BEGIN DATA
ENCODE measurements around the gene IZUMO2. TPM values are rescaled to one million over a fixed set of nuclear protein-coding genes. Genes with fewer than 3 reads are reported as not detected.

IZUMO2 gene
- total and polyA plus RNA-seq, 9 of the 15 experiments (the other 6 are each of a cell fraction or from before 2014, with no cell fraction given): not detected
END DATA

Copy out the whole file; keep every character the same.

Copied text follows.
ENCODE measurements around the gene IZUMO2. TPM values are rescaled to one million over a fixed set of nuclear protein-coding genes. Genes with fewer than 3 reads are reported as not detected.

IZUMO2 gene
- total and polyA plus RNA-seq, 9 of the 15 experiments (the other 6 are each of a cell fraction or from before 2014, with no cell fraction given): not detected